I am lucky enough to live barely over a half hour away from Teddy Roosevelt’s home, Sagamore Hill. He was the 26th President of the United States, and a Colonel of the famous Rough Riders. As I am having shoulder surgery this Friday, I have been making the most of this week and cramming as much summer into it as possible! Visiting TR’s house was the highlight of the week, and as a huge history nerd, I had to visit since it was so close!
As you can see, the main image is the front of TR’s home. Sagamore Hill is located in Oyster Bay on the north shore of Long Island. His home was built in 1884 by the architect Charles A. Rich in the popular Queen Anne style. This was the headquarters of the Oyster Bay Roosevelts, as Springwood was for the Hyde Park Roosevelts (of which FDR was a part). TR called Sagamore Hill his home from 1885 until his death in 1919.
Unfortunately, my husband and I were not able to take the tour of the home, as tickets were sold out since noon, as they usually are from what I gathered. You know what this means – a trip back! 😉
We entered the museum, which is free to enter, and they had such amazing historical artifacts- I was in history nerd heaven! One of the first things that greets you upon entering is the flag that greeted TR upon his return from the Spanish-American War.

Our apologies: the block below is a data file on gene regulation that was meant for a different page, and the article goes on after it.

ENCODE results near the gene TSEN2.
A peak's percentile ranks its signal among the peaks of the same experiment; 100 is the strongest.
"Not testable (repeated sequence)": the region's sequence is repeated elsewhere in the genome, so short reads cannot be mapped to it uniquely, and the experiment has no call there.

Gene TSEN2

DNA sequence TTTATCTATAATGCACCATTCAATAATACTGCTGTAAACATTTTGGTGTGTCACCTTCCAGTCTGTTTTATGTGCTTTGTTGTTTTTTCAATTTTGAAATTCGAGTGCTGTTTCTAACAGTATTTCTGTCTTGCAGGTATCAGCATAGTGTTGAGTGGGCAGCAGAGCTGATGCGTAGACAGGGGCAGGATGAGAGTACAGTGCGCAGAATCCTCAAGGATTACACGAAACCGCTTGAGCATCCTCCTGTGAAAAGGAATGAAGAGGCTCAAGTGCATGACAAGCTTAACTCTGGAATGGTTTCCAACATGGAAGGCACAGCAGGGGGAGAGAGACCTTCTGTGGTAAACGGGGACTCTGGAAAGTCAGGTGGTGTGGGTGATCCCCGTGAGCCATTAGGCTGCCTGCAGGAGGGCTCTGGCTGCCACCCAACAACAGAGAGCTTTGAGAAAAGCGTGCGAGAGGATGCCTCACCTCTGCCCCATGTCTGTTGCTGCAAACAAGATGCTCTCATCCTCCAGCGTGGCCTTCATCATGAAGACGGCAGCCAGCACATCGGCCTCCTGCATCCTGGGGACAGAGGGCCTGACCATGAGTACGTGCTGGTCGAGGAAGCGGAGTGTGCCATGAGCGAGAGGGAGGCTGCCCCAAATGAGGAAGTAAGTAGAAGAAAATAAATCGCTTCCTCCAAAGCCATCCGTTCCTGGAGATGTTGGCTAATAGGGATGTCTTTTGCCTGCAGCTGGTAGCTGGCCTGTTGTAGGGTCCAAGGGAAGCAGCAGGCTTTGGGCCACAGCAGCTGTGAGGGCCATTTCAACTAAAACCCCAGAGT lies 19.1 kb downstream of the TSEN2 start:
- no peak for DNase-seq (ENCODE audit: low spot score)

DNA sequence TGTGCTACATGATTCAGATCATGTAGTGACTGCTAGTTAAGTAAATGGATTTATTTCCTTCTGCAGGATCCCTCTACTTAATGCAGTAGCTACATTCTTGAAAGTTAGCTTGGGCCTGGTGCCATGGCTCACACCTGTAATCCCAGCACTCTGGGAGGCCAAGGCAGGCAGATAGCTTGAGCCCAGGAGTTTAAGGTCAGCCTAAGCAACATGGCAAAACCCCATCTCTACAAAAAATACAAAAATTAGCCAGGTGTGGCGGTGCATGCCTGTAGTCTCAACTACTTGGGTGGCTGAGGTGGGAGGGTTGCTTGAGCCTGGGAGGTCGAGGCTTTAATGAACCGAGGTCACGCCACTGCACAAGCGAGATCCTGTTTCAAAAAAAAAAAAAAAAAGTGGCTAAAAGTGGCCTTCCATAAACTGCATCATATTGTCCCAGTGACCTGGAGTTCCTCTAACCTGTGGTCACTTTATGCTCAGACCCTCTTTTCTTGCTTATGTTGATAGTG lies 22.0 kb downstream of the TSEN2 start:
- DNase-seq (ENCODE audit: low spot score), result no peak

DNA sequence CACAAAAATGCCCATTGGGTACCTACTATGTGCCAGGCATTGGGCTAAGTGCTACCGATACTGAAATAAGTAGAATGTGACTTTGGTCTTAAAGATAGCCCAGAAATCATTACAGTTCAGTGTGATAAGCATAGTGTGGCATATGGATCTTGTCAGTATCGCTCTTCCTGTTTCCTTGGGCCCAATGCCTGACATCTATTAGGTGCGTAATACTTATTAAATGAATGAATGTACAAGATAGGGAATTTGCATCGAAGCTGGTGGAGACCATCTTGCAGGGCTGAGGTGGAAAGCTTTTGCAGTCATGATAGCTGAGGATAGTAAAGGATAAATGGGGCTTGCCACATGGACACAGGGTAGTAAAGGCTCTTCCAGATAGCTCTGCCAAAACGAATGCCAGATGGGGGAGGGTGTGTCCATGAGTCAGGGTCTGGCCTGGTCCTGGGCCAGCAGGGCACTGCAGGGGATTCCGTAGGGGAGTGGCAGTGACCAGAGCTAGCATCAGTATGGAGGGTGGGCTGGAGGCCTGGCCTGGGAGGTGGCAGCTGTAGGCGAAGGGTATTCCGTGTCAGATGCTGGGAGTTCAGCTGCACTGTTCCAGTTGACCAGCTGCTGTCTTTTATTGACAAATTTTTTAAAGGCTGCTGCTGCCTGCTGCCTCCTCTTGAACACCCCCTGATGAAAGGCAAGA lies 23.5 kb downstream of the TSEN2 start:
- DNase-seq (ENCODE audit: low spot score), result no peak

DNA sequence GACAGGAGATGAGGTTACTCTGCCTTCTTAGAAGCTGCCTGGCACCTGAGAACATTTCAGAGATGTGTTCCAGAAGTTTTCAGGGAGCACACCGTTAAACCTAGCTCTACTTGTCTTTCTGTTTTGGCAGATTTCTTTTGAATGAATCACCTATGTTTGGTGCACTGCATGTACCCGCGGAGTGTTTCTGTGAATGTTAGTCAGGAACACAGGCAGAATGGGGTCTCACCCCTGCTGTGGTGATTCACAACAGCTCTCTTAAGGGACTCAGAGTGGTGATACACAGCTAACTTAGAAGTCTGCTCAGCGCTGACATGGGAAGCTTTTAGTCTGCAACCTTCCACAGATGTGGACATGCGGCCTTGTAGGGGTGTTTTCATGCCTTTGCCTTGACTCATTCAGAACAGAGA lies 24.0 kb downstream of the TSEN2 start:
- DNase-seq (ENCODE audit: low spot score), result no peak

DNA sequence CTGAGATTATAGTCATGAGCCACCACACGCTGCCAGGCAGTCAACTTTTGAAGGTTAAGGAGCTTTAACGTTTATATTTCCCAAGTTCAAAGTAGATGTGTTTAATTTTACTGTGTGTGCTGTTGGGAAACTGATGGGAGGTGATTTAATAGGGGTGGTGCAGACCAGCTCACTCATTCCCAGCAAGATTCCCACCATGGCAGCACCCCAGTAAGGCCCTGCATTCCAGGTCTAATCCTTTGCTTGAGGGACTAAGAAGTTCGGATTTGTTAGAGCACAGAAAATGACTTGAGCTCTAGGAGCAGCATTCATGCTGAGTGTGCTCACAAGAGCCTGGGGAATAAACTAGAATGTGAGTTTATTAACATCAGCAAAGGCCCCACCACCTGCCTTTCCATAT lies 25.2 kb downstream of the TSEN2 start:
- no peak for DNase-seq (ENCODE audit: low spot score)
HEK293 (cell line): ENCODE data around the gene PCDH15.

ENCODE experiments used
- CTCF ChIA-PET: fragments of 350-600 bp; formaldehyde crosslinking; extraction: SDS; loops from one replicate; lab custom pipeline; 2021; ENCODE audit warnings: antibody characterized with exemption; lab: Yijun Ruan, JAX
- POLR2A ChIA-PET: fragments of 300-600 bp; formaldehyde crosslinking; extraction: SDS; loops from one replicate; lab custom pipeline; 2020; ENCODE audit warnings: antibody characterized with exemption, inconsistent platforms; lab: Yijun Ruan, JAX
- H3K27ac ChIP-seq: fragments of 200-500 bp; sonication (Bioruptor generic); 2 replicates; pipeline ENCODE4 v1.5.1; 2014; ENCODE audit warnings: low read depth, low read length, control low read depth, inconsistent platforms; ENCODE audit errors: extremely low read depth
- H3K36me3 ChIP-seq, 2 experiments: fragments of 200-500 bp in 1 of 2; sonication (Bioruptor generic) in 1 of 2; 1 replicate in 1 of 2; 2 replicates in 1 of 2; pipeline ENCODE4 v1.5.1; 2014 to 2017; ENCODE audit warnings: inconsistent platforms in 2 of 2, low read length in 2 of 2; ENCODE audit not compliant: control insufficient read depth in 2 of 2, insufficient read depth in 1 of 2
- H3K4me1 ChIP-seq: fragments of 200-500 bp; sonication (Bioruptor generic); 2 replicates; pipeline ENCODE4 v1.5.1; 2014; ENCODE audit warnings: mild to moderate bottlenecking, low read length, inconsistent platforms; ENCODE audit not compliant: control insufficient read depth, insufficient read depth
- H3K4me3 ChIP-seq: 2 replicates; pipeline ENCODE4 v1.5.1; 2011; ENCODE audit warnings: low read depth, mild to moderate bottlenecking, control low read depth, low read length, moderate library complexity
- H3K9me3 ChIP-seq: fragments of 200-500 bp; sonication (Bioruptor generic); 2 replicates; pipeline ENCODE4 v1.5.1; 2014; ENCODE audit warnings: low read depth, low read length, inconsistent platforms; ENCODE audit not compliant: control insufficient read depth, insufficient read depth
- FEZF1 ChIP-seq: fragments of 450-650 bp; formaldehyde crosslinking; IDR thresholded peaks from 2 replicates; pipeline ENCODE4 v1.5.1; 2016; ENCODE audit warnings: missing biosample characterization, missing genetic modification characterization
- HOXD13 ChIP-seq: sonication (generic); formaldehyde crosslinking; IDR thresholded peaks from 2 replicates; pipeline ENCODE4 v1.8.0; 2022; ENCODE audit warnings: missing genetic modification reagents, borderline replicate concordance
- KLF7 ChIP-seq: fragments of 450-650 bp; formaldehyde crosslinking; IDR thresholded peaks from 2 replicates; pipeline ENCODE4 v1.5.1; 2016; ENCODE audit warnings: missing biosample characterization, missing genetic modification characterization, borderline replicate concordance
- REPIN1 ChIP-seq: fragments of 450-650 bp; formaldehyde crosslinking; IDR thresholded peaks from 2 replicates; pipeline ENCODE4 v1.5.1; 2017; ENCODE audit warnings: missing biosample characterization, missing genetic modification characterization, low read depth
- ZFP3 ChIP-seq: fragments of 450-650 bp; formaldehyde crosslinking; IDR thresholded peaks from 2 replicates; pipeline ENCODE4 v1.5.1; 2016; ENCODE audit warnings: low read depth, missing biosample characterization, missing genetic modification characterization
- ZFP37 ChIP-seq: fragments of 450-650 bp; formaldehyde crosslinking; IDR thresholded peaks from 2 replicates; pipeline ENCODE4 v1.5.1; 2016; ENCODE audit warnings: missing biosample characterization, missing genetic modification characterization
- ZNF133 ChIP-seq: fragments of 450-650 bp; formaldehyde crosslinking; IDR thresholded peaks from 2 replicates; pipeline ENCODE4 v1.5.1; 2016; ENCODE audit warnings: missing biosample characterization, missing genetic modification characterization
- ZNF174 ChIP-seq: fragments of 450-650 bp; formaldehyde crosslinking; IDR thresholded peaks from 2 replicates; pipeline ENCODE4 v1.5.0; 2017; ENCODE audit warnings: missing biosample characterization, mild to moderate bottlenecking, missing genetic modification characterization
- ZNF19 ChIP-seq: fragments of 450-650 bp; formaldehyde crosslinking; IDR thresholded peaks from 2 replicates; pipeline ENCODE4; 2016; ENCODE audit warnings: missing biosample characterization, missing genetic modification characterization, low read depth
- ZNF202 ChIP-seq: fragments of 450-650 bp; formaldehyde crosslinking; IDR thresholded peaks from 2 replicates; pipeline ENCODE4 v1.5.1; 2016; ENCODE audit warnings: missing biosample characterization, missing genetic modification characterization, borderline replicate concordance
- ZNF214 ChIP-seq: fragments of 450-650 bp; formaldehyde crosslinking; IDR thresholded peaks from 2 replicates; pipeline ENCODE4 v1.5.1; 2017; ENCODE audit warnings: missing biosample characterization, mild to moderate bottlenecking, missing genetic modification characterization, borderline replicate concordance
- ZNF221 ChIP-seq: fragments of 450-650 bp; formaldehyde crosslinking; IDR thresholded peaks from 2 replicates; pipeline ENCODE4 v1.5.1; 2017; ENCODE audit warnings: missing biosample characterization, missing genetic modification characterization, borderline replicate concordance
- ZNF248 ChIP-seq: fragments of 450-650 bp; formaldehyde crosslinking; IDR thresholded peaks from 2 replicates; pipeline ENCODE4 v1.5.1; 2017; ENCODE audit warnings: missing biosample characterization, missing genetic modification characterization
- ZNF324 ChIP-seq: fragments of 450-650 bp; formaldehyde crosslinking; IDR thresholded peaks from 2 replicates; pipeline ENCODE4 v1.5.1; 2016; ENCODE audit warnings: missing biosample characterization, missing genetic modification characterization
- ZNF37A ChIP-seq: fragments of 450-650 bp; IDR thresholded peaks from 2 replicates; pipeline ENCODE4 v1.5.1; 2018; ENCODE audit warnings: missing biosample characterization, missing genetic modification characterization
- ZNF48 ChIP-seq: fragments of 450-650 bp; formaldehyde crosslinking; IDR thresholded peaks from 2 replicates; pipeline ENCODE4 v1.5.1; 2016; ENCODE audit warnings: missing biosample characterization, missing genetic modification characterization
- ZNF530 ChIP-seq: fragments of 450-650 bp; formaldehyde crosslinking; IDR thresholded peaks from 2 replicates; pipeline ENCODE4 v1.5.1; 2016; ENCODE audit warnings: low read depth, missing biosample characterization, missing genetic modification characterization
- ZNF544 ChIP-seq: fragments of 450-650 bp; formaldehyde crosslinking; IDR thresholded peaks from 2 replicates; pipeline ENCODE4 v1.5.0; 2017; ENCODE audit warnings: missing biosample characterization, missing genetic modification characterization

Did any of you know that TR was the Police Commissioner of the NYPD in the late 1890s? I knew from when my husband was in the academy, so of course I had to take a picture! He introduced formal training and updated equipment to the NYPD.
One of the most amazing items I got to see was TR’s actual Rough Riders uniform! He was a legend from his exploits at San Juan Hill, and I have seen numerous photographs of him in this uniform. To see it live and in person was incredible and awe-inspiring!
This is “Speaker Cannon”, that was captured during the war in Cuba. As you can see, TR jokingly named it after Speaker of the House Joseph G. Cannon, who was renowned for his forceful speaking style. Quite a funny play on words!
I found this quite interesting as well: the top hat and mourning pin TR wore to President McKinley’s funeral. McKinley was assassinated in 1901, and since TR was Vice President at that time, that made him President. And the youngest one at the time at that, at age 42.
Many of TR’s sons (5!) served in the military in WWI and WWII. His youngest son Quentin was awarded the French Croix de Guerre posthumously after he was KIA when his aircraft was shot down by German dog fighters. His eldest son TR Jr. served in the Army as a Major in WWI, and as a Brigadier General in WWII.
It was truly a wonderful experience to visit Sagamore Hill – even my husband enjoyed it! I really do hope to go back soon to take the tour, even if that means going back in a sling a few weeks post-op! If you are ever in the area, please do yourself a great service and visit this amazing historic site!